I do not share in the local excitement about the recent CRTC decision putting an end to Northwestel’s phone service monopoly in the North.
People who think service will get markedly better and/or cheaper are being delusional. The brute fact is that we are a pretty marginal, unattractive commercial market for cellphone companies. On top of that, cellphone service is pretty much the same all over Canada anyway – overpriced and crappy wherever you are or whatever telco is selling it.
Of much more interest to me is the CRTC’s most recent decision to call Northwestel to task for the heinous prices it charges for Internet gateway services – the services you need if you are going to buy large amounts of bandwidth for resale to the outside world or for government or commercial operations.
Those prices have been vastly inflated for more than a decade now, as Northwestel has milked its unregulated monopoly over terrestrial high-speed Internet bandwidth to an extent that has crippled the territory’s economy and its government-service, education and health sectors.
The Yukon is an IT-crippled economy not because, like Nunavut, it lacks access to bandwidth and infrastructure. It is IT-crippled because Northwestel insists on ransacking the territory’s pockets to further pad its already unjustifiably inflated bottom line.
The CRTC has not actually said it is going to start regulating Northwestel’s gateway service pricing; it has only tasked the company with justifying its pricing structure, on warning that price regulation might follow.
Given the CRTC’s long history of smug indifference to the interests of northerners, I can’t say I am very hopeful that it will step out of character and actually do something, for a change; but it has at least raised the right issue, for once – the issue of how to finally make Northwestel accountable for its corporate behaviour.
The financial reality is that Northwestel is not really a northern company addressing the communications needs of northerners. It is a sub-company of Bell Canada, harvesting northern money and southern federal subsidies for the benefit of its mother corporation.
Since 2007, Northwestel has harvested fully $20 million in public subsidies for its operations and has doubled its operational income to $69 million.
That may be chump change by southern telco standards, but it represents roughly $620 in income from every man, woman and child in the three territories it serves.
Sorry, guys, the only word for that kind of figure is profiteering.
It is certainly true that Northwestel has financed the completion of the fibre-optic link to the south from its own in-house resources; but it is also true that it had those resources because of the high rates it has been allowed to charge of phone and Internet services, and because of hefty public subsidies that underwrote its operations.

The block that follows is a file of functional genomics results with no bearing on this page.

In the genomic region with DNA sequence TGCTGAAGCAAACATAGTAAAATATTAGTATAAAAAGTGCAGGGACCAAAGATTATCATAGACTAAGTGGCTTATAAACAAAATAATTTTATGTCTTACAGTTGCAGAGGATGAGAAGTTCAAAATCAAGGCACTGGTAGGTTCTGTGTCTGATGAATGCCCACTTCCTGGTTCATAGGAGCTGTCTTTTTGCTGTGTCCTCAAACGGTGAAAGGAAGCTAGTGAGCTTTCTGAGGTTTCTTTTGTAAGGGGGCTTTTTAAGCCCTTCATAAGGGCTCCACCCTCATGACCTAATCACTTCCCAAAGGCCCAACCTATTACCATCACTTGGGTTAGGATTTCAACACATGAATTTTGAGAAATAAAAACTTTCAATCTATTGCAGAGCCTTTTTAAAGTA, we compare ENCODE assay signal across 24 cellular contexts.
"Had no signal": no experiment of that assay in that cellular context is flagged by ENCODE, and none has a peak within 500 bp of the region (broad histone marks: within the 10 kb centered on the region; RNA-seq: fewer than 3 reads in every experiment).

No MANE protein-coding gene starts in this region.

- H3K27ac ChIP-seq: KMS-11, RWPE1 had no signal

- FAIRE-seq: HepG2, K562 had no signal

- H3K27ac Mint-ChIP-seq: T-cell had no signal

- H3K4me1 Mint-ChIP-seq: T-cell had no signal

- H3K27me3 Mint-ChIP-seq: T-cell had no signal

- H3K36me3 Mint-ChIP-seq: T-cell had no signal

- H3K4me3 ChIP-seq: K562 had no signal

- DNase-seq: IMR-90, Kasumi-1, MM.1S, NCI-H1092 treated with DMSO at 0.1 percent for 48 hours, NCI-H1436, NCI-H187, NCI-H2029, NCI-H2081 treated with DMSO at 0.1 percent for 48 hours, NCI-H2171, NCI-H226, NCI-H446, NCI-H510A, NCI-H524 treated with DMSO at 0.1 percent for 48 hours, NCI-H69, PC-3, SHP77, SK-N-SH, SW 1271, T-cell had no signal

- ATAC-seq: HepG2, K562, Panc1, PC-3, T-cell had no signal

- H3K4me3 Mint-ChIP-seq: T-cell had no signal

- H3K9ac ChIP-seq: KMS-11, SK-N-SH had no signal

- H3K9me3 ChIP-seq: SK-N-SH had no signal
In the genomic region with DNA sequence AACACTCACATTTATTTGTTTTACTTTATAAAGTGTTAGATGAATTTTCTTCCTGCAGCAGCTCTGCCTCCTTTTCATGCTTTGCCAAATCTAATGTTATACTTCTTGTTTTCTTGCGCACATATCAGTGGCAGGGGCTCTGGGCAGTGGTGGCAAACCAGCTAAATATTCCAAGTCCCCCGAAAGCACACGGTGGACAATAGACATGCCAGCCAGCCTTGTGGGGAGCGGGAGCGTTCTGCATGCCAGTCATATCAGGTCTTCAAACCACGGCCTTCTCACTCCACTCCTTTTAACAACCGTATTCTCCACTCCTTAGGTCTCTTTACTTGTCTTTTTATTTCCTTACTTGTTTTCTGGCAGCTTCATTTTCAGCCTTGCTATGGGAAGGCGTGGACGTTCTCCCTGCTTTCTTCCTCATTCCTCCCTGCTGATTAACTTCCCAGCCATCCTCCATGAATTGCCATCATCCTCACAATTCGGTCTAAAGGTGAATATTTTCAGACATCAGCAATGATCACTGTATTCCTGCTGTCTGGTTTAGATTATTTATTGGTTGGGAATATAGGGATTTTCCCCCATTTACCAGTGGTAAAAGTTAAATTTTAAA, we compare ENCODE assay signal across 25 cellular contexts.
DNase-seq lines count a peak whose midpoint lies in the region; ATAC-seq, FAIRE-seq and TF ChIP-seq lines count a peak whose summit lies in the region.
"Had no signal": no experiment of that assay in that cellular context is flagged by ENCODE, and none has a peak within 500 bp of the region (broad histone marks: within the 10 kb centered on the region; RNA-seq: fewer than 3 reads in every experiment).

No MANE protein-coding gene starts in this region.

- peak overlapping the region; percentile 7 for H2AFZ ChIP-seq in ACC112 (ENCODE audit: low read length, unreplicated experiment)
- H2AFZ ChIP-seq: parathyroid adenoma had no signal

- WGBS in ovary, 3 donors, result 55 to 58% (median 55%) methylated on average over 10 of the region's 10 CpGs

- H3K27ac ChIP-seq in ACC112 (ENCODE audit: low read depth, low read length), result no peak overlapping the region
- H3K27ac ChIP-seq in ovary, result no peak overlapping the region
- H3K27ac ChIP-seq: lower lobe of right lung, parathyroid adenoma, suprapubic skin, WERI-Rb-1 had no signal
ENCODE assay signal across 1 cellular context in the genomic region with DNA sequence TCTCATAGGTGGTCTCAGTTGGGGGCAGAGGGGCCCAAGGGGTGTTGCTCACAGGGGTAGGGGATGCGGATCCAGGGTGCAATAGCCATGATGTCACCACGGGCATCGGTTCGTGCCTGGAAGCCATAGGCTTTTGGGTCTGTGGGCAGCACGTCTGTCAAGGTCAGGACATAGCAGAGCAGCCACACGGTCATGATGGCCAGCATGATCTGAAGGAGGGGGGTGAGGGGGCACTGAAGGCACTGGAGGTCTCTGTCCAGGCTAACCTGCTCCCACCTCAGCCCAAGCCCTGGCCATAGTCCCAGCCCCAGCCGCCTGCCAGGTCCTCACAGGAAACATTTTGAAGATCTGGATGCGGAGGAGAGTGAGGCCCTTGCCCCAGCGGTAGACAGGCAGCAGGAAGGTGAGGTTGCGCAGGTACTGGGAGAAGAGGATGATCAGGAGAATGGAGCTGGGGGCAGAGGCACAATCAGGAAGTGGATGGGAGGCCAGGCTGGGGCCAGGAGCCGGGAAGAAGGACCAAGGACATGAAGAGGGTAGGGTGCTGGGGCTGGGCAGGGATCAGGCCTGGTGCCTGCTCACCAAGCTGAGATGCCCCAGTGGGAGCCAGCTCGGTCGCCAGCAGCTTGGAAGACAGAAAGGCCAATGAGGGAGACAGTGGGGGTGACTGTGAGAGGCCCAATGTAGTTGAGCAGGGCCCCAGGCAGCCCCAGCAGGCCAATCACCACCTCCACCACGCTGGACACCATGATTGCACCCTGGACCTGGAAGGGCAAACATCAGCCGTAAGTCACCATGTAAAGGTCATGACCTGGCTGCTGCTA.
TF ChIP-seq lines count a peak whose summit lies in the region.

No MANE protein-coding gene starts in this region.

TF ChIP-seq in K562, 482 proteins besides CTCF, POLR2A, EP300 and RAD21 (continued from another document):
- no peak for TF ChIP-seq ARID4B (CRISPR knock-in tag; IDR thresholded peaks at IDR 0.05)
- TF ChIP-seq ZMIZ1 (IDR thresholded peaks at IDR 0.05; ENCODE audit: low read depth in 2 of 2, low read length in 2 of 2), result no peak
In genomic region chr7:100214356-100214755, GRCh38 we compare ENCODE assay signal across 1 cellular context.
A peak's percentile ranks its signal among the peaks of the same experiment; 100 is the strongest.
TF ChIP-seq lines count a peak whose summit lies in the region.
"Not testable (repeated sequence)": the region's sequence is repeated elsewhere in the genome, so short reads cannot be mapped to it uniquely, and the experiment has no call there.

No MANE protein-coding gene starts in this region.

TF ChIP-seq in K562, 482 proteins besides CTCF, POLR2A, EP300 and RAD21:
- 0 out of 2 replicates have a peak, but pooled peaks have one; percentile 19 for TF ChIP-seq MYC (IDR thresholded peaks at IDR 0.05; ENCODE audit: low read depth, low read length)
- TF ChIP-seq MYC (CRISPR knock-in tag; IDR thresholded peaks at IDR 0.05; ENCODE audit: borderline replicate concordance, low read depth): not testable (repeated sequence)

Furthermore, it is ludicrous that Northwestel should expect it has the right to recover that investment in an artificially short time frame by running up its charges on the people, governments and industries which are forced to depend on it for digital services.
In the early days of Internet service in the Yukon, I was the manager of the publicly subsidized company that managed the territory’s internet gateway services. YKnet was a small enterprise jointly operated by Northwestel and the non-profit YukonNet Operating Society.
Internet infrastructure was thin and expensive in those days and YKnet received a substantial subsidy from the federal government to make the connection affordable.
The YKnet approach to doing business, however, was the polar opposite to Northwestel’s modus operandi. It ran an open-book operation, showing how it was fairly using and apportioning that subsidy and it actively supported competing internet service enterprises in the territory.
All that came to an end when, through its own operational weakness and some short-sighted decisions on the part of the Yukon government, the YukonNet Operating society was shunted aside and the control and pricing of the territory’s Internet services was handed over to Northwestel.
It speaks volumes that, within a few years of gaining control of the Internet gateway, Northwestel succeeded in exterminating all local competition in Internet service provision. And it did it under the very nose of the CRTC, which only now, belatedly, seems to have started smelling a rat.
We will see what comes of the CRTC’s recent activities. But if the CRTC fails yet again to do the right thing and impose rate regulation on Northwestel’s digital services, the local territorial governments should jointly step up to the plate and do it themselves.
Nobody denies that the communications industry in the North is an expensive, often thankless, enterprise and will probably always need some form of public subsidy. But it is also true that the Canadian taxpayers have a right to expect that their subsidy dollars are actually doing honest work in the North, not just being drained off to the already over-stuffed coffers of Bell Canada.
Rick Steele is a technology junkie who lives in Whitehorse.